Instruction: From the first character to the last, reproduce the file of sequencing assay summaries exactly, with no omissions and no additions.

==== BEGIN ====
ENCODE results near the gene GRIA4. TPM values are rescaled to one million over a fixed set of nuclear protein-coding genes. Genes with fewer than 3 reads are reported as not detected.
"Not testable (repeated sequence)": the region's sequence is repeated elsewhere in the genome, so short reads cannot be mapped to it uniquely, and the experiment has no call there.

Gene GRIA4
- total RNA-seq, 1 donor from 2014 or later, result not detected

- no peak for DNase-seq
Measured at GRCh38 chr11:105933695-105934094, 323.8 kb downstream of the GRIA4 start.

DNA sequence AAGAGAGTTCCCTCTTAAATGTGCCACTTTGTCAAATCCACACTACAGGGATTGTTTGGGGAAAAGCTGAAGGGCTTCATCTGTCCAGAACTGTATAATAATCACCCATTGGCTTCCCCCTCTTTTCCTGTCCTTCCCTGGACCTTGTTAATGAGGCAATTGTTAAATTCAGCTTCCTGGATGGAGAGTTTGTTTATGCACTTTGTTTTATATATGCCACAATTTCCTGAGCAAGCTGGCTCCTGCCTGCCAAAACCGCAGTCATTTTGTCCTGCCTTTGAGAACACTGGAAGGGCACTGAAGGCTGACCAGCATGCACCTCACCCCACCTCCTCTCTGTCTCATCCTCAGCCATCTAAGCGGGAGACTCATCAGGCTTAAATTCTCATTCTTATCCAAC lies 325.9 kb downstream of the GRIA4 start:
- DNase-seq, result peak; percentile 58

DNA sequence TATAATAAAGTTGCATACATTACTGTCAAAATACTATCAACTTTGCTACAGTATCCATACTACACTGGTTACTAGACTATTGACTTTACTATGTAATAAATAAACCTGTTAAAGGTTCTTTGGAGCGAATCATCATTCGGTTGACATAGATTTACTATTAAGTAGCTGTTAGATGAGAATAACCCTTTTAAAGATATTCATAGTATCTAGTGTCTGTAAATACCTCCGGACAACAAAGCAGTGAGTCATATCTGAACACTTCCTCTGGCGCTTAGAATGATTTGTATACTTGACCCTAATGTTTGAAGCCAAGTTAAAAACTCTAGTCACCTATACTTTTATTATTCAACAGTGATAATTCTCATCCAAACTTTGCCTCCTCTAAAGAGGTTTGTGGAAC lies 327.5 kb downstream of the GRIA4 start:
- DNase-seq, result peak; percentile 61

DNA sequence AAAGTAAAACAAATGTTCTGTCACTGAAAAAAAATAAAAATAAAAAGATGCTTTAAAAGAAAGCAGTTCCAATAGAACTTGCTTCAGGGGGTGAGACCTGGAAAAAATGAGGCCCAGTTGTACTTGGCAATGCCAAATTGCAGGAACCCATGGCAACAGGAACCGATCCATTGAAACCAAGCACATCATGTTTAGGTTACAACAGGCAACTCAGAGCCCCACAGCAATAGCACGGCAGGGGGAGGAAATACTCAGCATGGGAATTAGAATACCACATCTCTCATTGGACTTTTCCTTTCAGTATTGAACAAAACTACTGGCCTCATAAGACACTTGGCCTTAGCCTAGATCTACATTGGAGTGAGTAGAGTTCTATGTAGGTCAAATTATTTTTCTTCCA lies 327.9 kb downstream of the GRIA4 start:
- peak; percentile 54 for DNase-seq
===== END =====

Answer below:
ENCODE results near the gene GRIA4. TPM values are rescaled to one million over a fixed set of nuclear protein-coding genes. Genes with fewer than 3 reads are reported as not detected.
"Not testable (repeated sequence)": the region's sequence is repeated elsewhere in the genome, so short reads cannot be mapped to it uniquely, and the experiment has no call there.

Gene GRIA4
- total RNA-seq, 1 donor from 2014 or later, result not detected

- no peak for DNase-seq
Measured at GRCh38 chr11:105933695-105934094, 323.8 kb downstream of the GRIA4 start.

DNA sequence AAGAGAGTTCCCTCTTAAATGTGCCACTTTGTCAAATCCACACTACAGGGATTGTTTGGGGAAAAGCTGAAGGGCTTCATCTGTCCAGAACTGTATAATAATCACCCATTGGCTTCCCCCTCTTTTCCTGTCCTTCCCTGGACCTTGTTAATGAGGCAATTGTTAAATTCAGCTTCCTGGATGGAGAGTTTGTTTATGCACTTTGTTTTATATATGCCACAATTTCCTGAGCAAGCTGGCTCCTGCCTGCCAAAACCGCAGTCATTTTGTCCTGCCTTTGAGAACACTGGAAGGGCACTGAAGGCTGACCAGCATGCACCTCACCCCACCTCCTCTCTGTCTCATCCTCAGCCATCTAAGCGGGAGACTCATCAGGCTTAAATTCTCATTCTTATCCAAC lies 325.9 kb downstream of the GRIA4 start:
- DNase-seq, result peak; percentile 58

DNA sequence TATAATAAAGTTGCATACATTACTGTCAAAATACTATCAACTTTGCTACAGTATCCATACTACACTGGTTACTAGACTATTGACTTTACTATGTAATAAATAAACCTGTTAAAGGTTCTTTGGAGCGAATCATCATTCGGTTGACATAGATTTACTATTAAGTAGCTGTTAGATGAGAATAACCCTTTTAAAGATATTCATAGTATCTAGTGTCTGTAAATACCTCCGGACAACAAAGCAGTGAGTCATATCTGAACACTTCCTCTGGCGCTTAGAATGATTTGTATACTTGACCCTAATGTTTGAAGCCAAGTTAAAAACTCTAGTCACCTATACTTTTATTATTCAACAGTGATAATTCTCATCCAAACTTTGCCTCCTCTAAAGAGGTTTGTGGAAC lies 327.5 kb downstream of the GRIA4 start:
- DNase-seq, result peak; percentile 61

DNA sequence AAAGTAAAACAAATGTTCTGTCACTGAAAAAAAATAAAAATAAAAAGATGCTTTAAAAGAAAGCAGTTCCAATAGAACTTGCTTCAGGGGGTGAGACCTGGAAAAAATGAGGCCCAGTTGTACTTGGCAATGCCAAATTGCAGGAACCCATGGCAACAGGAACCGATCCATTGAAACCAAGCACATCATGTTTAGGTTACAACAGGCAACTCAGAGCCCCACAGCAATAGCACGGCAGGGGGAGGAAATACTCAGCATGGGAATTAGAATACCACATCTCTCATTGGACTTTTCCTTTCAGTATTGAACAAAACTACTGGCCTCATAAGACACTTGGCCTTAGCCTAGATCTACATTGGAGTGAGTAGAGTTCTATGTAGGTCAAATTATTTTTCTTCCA lies 327.9 kb downstream of the GRIA4 start:
- peak; percentile 54 for DNase-seq